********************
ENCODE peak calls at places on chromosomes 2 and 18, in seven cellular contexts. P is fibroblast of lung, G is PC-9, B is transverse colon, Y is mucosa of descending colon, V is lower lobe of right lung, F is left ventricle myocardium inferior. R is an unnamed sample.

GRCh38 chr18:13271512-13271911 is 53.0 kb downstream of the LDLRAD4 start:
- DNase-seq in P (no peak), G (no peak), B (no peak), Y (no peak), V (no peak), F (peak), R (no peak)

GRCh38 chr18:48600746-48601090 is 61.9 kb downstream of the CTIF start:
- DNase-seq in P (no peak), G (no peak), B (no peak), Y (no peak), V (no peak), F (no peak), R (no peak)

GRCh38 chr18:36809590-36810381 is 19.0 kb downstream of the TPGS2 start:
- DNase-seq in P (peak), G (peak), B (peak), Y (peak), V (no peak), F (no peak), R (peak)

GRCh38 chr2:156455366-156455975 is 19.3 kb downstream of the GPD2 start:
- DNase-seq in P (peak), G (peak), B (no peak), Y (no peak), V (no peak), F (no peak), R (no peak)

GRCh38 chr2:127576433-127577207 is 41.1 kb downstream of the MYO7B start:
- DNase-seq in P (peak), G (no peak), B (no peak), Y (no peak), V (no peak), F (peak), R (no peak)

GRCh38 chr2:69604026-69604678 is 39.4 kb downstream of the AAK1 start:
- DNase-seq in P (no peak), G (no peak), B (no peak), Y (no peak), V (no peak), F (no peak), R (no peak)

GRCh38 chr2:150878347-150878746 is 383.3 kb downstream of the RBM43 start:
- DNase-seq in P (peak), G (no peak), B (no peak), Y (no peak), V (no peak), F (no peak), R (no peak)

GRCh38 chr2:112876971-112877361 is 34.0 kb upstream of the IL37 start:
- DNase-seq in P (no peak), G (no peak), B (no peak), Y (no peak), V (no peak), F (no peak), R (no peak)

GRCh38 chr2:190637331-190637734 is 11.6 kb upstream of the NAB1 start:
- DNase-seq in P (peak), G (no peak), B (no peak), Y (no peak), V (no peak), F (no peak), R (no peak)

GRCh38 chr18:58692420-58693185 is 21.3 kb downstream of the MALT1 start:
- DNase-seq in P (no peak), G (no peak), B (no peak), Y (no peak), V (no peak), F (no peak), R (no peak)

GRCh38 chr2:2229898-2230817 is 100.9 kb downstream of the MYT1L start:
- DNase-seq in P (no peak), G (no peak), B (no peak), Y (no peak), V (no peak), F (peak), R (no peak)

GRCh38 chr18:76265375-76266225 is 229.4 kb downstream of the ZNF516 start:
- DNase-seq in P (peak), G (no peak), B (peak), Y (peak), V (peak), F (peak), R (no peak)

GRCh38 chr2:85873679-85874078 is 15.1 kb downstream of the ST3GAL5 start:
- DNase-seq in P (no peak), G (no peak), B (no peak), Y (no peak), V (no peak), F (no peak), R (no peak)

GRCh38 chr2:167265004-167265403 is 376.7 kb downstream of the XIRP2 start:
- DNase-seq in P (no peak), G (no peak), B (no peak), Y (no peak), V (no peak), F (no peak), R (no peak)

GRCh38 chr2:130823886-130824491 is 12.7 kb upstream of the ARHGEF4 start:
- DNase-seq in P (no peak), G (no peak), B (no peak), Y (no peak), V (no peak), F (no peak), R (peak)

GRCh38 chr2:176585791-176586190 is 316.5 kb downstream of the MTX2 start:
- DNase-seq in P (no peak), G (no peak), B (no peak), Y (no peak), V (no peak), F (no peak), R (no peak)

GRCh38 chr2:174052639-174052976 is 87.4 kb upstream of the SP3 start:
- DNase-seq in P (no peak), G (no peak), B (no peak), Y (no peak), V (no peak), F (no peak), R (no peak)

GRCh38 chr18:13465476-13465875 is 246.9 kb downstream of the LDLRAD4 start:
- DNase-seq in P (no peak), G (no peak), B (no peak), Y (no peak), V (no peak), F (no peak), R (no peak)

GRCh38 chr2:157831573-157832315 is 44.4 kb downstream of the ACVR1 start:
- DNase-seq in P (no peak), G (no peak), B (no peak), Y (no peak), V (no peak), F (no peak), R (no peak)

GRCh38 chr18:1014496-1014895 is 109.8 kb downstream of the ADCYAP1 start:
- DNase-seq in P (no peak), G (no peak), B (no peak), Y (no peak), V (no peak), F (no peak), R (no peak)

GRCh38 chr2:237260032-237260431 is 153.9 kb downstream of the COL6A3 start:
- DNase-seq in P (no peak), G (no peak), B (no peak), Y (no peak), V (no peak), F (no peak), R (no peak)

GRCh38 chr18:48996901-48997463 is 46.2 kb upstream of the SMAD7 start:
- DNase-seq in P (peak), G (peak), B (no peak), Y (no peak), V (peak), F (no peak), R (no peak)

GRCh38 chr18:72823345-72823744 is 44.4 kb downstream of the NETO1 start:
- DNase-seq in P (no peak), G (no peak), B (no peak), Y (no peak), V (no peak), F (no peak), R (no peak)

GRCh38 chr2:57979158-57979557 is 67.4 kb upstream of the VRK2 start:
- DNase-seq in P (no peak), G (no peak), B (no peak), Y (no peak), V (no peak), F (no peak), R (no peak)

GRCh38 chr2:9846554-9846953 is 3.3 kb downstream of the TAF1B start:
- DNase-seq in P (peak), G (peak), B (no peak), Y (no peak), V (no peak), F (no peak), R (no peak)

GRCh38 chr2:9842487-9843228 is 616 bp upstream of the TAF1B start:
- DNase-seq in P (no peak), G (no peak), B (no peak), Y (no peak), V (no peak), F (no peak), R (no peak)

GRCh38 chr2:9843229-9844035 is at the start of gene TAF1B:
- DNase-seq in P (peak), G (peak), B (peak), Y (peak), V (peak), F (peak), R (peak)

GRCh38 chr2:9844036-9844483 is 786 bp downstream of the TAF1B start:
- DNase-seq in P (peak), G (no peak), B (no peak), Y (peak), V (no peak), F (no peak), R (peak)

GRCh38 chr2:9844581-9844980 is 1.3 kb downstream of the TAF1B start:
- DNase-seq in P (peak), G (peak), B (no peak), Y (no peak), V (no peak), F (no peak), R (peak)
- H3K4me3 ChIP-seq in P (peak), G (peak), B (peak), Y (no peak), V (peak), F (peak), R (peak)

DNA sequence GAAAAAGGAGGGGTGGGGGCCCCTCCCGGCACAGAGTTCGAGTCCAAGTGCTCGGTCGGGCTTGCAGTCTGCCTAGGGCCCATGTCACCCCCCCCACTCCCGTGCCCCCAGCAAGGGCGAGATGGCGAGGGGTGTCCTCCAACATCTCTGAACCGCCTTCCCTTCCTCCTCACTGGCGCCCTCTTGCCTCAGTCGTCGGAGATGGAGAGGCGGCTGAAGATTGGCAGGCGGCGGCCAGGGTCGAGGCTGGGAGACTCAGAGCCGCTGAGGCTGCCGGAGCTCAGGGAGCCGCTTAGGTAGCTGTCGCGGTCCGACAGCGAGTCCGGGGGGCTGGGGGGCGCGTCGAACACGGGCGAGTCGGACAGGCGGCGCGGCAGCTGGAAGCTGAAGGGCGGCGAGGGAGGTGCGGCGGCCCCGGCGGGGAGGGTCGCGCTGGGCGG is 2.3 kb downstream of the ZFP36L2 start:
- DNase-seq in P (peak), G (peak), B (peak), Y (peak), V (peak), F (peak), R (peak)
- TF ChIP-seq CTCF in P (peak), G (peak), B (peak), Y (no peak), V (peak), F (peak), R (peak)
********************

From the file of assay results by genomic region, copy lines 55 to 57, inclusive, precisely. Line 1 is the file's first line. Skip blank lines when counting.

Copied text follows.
- DNase-seq in P (peak), G (peak), B (peak), Y (peak), V (peak), F (peak), R (peak)

GRCh38 chr2:9844036-9844483 is 786 bp downstream of the TAF1B start:
- DNase-seq in P (peak), G (no peak), B (no peak), Y (peak), V (no peak), F (no peak), R (peak)